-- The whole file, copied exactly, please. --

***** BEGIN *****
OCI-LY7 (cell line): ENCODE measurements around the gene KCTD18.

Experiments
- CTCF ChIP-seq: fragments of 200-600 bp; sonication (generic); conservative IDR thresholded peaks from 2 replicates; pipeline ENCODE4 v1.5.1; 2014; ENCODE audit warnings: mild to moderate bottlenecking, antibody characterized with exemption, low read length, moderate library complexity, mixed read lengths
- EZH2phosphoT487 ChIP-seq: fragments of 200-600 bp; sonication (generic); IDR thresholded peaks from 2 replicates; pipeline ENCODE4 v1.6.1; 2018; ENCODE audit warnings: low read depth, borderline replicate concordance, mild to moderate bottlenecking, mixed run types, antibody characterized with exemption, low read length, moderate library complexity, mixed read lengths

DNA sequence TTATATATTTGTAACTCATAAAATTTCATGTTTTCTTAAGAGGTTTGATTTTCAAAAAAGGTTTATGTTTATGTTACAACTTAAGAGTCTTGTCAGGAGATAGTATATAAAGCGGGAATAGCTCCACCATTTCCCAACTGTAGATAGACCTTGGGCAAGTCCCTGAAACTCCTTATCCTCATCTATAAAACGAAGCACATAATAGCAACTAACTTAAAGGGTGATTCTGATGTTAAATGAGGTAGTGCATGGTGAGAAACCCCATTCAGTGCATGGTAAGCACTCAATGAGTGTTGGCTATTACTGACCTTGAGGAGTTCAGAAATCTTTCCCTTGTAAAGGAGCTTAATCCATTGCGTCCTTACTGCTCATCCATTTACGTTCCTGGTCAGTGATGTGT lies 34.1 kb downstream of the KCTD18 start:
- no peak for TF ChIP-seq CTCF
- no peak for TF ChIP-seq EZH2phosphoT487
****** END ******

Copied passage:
OCI-LY7 (cell line): ENCODE measurements around the gene KCTD18.

Experiments
- CTCF ChIP-seq: fragments of 200-600 bp; sonication (generic); conservative IDR thresholded peaks from 2 replicates; pipeline ENCODE4 v1.5.1; 2014; ENCODE audit warnings: mild to moderate bottlenecking, antibody characterized with exemption, low read length, moderate library complexity, mixed read lengths
- EZH2phosphoT487 ChIP-seq: fragments of 200-600 bp; sonication (generic); IDR thresholded peaks from 2 replicates; pipeline ENCODE4 v1.6.1; 2018; ENCODE audit warnings: low read depth, borderline replicate concordance, mild to moderate bottlenecking, mixed run types, antibody characterized with exemption, low read length, moderate library complexity, mixed read lengths

DNA sequence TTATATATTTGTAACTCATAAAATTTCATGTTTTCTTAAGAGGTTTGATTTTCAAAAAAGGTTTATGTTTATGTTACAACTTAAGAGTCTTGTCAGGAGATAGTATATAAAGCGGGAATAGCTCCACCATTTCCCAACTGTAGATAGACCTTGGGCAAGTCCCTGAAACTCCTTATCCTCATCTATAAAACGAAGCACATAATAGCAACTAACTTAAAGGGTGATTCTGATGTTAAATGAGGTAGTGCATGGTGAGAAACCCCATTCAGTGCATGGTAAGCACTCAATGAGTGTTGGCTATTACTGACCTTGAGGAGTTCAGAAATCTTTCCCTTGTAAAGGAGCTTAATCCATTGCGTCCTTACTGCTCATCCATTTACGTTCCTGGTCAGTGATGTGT lies 34.1 kb downstream of the KCTD18 start:
- no peak for TF ChIP-seq CTCF
- no peak for TF ChIP-seq EZH2phosphoT487